neuraminidase


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Related to neuraminidase: sialic acid, Neuraminidase inhibitor

sialidase

 [si-al´ĭ-dās]
1. an enzyme of the hydrolase class that catalyzes the cleavage of glucosidic linkages between a sialic acid residue and a hexose or hexosamine residue at the nonreducing terminal of oligosaccharides in glycoproteins, glycolipids, and proteoglycans. Deficiency of it is an autosomal recessive trait and is seen in sialidosis and galactosialidosis.
2. the enzyme with this activity specifically cleaving sialic acid–containing gangliosides; it is deficient in mucolipidosis IV. Called also neuraminidase.

si·al·i·dase

(sī-al'i-dās),
An enzyme that catalyzes the hydrolysis of terminal acetylneuraminic residues from oligosaccharides, glycoproteins, or glycolipids; present on the surface antigen in myxoviruses; used in histochemistry to selectively remove sialomucins, as from bronchial mucous glands and the small intestine; a deficiency of this enzyme produces sialidosis.
Synonym(s): neuraminidase

neuraminidase

/neu·ra·min·i·dase/ (-ah-min´ĭ-dās) an enzyme of the surface coat of myxoviruses that destroys the neuraminic acid of the cell surface during attachment, thereby preventing hemagglutination.

neuraminidase

(no͝or′ə-mĭn′ĭ-dās′, -dāz′, nyo͝or′-)
n.
A hydrolytic enzyme that removes sialic acid from glycoproteins and is found in many cells and viruses. It occurs on the surface of influenza viruses and enables the release of newly replicated viruses from infected cells.

neuraminidase

[noo͡r′əmē′nədās]
an enzyme that catalyzes the cleavage of N-acetyl neuraminic acid from mucopolysaccharides. A hereditary deficiency of the enzyme causes sialidosis and is associated with galactogialidosis; it is characterized by mental retardation and skeletal changes, especially dysotosis multiplex. Also called sialidase. See also sialidosis.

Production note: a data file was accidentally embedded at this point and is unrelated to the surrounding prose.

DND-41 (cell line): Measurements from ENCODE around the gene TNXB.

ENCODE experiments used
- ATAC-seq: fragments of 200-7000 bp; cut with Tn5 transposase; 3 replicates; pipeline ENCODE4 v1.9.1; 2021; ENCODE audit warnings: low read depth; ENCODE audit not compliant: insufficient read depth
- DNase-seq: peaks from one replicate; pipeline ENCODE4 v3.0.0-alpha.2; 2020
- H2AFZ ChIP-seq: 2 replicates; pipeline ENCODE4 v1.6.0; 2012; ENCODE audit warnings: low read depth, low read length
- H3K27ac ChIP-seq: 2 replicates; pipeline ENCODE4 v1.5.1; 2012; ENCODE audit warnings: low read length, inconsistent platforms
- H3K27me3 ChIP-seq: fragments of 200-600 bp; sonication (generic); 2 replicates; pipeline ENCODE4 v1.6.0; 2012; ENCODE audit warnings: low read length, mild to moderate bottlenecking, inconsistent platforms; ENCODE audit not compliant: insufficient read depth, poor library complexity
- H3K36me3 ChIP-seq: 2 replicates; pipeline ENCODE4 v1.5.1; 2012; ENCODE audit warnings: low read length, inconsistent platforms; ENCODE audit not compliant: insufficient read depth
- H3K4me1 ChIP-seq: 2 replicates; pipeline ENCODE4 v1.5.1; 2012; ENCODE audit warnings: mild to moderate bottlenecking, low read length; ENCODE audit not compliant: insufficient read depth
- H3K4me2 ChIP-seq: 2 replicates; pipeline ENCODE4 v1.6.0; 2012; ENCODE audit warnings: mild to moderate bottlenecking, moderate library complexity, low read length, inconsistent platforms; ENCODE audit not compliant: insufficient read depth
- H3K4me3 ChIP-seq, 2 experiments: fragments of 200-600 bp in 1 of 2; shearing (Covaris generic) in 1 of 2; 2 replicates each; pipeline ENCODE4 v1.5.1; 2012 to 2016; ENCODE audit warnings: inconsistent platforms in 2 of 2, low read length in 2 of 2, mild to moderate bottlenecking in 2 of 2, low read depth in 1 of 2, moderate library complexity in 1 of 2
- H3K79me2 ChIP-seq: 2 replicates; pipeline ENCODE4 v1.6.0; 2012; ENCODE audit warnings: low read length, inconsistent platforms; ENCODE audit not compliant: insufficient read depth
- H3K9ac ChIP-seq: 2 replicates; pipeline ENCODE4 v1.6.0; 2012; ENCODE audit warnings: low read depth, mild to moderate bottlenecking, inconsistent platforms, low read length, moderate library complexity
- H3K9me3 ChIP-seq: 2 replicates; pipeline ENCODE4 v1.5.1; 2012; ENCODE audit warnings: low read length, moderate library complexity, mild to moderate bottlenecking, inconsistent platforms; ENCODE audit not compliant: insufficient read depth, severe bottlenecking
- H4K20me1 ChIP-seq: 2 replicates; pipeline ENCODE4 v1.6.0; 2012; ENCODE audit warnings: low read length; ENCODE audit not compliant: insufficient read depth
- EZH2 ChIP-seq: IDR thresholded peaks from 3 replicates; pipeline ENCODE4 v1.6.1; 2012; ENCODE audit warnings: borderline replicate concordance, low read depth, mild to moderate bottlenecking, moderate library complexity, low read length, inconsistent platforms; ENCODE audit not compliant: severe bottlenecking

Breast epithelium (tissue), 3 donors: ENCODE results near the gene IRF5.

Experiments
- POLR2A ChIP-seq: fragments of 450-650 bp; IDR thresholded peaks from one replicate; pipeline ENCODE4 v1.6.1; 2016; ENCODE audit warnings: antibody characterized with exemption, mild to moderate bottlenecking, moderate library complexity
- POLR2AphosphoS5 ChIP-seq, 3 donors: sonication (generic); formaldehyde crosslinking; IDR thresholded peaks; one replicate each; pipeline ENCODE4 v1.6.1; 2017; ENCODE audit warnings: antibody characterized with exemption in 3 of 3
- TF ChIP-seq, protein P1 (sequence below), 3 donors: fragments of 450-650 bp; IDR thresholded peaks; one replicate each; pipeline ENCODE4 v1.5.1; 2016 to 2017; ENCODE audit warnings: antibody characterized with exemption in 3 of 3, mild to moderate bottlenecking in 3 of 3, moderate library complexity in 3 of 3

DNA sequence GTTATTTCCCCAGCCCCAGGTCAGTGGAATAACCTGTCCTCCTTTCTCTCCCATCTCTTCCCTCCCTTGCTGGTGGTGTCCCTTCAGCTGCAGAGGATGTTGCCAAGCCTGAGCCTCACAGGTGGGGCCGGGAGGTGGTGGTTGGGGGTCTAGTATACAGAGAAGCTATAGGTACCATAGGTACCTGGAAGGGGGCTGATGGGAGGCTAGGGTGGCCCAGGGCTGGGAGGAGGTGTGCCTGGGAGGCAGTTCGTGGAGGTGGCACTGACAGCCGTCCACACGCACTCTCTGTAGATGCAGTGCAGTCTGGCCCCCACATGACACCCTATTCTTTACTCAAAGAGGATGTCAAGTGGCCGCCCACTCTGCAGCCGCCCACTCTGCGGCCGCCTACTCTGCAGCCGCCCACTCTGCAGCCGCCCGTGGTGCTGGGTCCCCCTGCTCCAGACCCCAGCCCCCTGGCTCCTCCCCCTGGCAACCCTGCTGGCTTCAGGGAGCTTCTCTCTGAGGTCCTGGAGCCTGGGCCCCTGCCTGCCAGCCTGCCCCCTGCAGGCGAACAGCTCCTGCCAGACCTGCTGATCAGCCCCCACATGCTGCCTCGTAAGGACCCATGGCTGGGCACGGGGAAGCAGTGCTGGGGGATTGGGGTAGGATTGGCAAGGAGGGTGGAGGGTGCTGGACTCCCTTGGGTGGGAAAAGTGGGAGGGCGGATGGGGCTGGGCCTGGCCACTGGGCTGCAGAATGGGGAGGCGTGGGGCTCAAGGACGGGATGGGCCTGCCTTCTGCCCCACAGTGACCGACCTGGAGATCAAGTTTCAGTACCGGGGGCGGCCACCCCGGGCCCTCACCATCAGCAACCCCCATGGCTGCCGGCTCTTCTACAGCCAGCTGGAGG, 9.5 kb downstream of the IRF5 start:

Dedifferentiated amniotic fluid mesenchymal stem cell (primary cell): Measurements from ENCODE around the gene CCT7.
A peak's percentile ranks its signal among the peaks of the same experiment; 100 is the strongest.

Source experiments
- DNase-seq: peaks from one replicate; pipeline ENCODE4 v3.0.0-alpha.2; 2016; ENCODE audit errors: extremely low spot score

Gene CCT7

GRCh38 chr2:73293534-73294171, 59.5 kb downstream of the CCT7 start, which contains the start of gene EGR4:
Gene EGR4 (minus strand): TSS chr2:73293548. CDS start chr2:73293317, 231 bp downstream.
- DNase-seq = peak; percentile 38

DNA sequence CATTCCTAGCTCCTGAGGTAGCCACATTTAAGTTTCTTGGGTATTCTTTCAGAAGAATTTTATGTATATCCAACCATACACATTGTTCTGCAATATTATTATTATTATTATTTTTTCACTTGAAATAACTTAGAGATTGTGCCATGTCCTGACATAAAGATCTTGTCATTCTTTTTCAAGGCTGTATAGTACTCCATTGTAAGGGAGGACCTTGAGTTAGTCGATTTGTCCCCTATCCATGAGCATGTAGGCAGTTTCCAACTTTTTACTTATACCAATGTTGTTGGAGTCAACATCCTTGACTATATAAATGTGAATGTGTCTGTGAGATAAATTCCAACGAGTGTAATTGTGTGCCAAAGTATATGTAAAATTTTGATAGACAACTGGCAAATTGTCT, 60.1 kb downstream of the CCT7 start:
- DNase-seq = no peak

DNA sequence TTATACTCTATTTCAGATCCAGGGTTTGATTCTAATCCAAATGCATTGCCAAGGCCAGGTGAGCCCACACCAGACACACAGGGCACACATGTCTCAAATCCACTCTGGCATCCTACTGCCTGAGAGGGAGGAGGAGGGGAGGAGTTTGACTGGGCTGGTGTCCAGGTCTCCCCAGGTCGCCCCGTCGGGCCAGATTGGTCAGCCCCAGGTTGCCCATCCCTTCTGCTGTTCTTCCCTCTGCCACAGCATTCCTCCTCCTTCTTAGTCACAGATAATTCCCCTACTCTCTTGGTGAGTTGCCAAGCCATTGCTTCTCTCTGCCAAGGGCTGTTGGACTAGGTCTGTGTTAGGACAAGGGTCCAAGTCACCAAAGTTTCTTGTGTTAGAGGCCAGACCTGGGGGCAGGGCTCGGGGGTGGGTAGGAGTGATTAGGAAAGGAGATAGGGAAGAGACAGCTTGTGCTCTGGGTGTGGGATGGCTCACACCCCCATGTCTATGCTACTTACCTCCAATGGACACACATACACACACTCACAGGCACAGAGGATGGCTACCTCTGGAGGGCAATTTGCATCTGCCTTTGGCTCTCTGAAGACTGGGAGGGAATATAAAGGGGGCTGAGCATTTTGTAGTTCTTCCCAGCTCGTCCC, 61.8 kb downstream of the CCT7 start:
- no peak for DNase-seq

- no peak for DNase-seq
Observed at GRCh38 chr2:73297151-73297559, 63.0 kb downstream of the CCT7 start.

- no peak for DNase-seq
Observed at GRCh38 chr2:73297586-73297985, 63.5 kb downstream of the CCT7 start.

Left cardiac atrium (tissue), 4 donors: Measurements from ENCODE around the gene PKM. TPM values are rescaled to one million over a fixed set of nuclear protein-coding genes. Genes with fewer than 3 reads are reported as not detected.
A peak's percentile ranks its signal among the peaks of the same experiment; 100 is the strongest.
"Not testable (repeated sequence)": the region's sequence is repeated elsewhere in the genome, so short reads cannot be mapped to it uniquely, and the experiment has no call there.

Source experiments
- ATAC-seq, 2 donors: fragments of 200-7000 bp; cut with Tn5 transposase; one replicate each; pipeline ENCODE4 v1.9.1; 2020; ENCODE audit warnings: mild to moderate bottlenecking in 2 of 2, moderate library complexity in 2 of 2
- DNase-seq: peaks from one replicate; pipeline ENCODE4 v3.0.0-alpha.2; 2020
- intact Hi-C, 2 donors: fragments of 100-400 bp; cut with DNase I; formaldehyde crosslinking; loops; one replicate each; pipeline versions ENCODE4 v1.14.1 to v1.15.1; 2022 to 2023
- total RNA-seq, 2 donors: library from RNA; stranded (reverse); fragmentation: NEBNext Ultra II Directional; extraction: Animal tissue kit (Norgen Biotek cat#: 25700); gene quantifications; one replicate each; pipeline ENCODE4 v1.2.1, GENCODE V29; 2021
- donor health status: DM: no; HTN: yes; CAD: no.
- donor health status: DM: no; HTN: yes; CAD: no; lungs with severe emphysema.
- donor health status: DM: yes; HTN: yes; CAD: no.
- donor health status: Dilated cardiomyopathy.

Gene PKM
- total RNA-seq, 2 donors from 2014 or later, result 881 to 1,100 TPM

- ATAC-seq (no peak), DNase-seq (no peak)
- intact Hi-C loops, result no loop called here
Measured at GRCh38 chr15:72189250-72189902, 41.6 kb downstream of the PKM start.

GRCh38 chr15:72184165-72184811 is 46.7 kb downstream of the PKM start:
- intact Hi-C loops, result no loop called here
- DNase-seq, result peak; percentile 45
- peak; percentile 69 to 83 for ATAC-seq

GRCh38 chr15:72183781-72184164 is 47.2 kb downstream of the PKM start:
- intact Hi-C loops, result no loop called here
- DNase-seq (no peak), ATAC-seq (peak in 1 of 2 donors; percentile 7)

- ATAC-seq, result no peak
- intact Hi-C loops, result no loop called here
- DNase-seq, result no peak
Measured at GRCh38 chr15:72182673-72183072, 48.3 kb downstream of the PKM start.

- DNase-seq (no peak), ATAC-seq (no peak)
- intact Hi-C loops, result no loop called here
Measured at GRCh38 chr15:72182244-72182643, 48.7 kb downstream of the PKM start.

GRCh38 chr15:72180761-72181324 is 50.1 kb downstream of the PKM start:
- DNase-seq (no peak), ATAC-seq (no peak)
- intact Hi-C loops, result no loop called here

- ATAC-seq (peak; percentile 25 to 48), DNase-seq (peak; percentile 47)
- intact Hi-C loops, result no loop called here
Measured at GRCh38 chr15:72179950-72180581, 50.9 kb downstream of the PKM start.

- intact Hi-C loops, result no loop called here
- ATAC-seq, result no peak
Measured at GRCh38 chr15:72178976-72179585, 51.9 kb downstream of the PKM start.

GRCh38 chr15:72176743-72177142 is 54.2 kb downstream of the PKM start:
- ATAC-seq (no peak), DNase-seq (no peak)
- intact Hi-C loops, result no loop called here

neuraminidase

1. an enzyme that cleaves the terminal N-acetylneuraminic acid from mucoproteins.
2. a structural component occurring as a spike in the envelope of ortho- and paramyxoviruses.
References in periodicals archive ?
The majority of published reports concerning the use of antiviral agents to control institutional influenza outbreaks arc based on studies of influenza A outbreaks in nursing home populations in whom amantadine was administered, so there is less information available concerning the use of neuraminidase inhibitors (ie, zanamivir, oseltamivir) in influenza A or B institutional outbreaks.
Plug' drugs: Inhibit neuraminidase in all versions of flu bug.
Consistent with results of other studies (1,2,5,6), we found that neuraminidase of A/ Hangzhou/1/2013(H7N9) virus was closely related to that of A/wild bird/Korea/A3/2011(H7N9) virus (9).
FIGURE 9 GLOBAL MARKET FOR NEURAMINIDASE INHIBITORS,
In the six trials totaling nearly 2,000 subjects in which administration of antibiotics was an end point, treatment with a neuraminidase inhibitor conferred a 23% reduction in the use of antibiotic therapy, he continued.
Viruses isolated from patients during the first two weeks of the current outbreak already have changes on the outer surface of the neuraminidase protein that could interfere with antibodies against the virus or b alter the effectiveness of future vaccines.
Detachment of endothelium and epithelium from the glomerular basement membrane produced by kidney perfusion with neuraminidase.
Comment: Tamiflu is one of two available neuraminidase inhibitors, which work by blocking the influenza enzyme that promotes viral release from infected cells.
Inavir([R]) is the first drug of a new class of long acting neuraminidase inhibitors (LANIs) to address the limitation of the current products, which require daily or more frequent dosing.
InavirA is a long-acting neuraminidase inhibitor developed by Daiichi Sankyo which is manufactured in Japan.
Two classes of antiviral drugs are approved for management of influenza A infections, neuraminidase (NA) inhibitors (NAIs) and matrix 2 protein (M2) blockers (adamantanes).
They showed that this is accomplished by the influenza virus utilizing the enzymatic activity of the neuraminidase protein to neutralize the NK cells' receptors that are responsible for detecting the influenza-virus-infected cells.